Guest

CDU and CSU are intertwined and both are afraid of the AfD so I think they’ll somehow manage a compromise – like the did in the past.
Re EPP I just don’t know enough (and I’m obviously no fan).
More important for us Germans is right now the question whether SPD and CDU will really manage the “Great Coalition”!

Ferenc
Guest

What I don’t understand (and don’t recommend either) is why the greens are left out of that “Great Coalition”.
If I was in SPD, I would make that a requirement to even start talking with CDU/CSU!!

Guest

Ferenc, that would be too complicated and weaken the importance of the conservatives – also the Greens and the CSU are not on speaking terms afaik …

Ferenc
Guest

“weaken the importance of the conservatives”
Exactly that’s why SPD should require it!
The ‘Great Coalition’ would be more balanced and ‘greater’!!
Note also the previous option wasn’t blocked by the greens, the liberal FDP stepped out!!

Guest

The CDU/CSU probably wouldn’t agree to that “Greater Coalition” – it hurts them already that they are the junior partner in a coalition with the Greens in my home state Baden-Württemberg.
And there are big differences in the refugees question e g – the CSU has local elections next year in Bavaria and is afraid that their conservative voters might switch to the AfD (some already did …). Our Spiegel has a report on this – I’ll read it tomorrow …

Member

Ferenc: “Can you imagine OV causing both a split in EPP and a split between CDU and CSU?’

No, even Seehofer couldn’t cause the split, though he tried desperately in the recent years.
It is high time for CDU to organize themselves as an own party in Bavaria.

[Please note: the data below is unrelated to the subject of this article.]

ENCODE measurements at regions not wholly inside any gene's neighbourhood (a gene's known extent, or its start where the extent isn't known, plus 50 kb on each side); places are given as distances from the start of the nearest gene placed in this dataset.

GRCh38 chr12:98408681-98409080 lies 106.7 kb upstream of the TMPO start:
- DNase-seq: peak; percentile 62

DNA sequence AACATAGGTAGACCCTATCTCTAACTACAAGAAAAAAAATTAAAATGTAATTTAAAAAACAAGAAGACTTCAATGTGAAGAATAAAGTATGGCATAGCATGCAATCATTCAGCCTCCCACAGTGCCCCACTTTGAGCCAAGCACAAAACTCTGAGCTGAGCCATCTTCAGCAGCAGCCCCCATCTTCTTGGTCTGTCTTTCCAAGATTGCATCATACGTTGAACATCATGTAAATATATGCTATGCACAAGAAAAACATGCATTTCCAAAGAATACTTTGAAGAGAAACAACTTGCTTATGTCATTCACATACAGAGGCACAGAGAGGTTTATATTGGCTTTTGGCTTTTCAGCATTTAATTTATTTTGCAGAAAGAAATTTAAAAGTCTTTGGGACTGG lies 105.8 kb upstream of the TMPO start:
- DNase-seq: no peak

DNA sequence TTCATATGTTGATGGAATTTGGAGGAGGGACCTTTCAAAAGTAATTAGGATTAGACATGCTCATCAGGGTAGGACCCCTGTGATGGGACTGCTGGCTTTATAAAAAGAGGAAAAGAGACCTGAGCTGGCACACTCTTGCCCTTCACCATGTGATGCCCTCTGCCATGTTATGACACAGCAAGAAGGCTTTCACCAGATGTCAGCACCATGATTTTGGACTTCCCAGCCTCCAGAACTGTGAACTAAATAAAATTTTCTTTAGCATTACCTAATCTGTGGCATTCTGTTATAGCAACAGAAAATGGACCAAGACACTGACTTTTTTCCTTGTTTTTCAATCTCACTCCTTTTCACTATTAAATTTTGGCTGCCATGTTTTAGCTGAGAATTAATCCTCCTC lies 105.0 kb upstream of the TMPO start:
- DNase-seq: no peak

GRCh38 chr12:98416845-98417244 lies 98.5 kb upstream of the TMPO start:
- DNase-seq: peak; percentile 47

If a conservative Bavarian wants to vote for CDU, he currently must vote for right populist CSU.

Ferenc
Guest

good point, some “home-work” for Merkel, before she can get rid of the current Bavarian Bunch…

Observer
Guest

Re: ASZ fines – appeal

Jànos Palotàs, economist, international business and legal advisor, former politician, stated today that the fined political parties should take their cases to court. While the current law has put the ASZ rulings outside the courts’ jurisdiction, they will have however to uphold the basic constitutional provision that all acts of the state should be open to appeal of some kind. The courts will refer the matter to the Consitutional Court, which will have in turn little choice, but to strike down the respective provision concerning the appeal of ASZ rulings.

While this seems legally sound, the regime may change the constitution (Basic Law) if they obtain again a 2/3 supermajority to state that Orban’s will IS the law and stop mucking around with legislation, rule of law, courts and judges who are not listening well enough…

Guest

In reply to Alex’s comment:

I also believe that the situation in Hungary (and Poland too!) is kind of hopeless in the short run- at least if you consider only democratic possibilities.
So it probably has to get really bad before people react and make it better.
The EU can’t do very much “against the will of the Hungarian people” using its system of rules.
One alternative I see is Fidesz going really crazy – like snuggling up to the Russians, destroying the economy, leaving the EU etc …
That would maybe make the road to destruction faster – but I’m not so sure, considering other authoritarian governments’ “success” in staying in power, even with their country going down the drain.
People can stand a lot of hardships it seems …
But in the end …
We have a saying in German:
Besser ein Ende mit Schrecken als ein Schrecken ohne Ende – but does this apply here?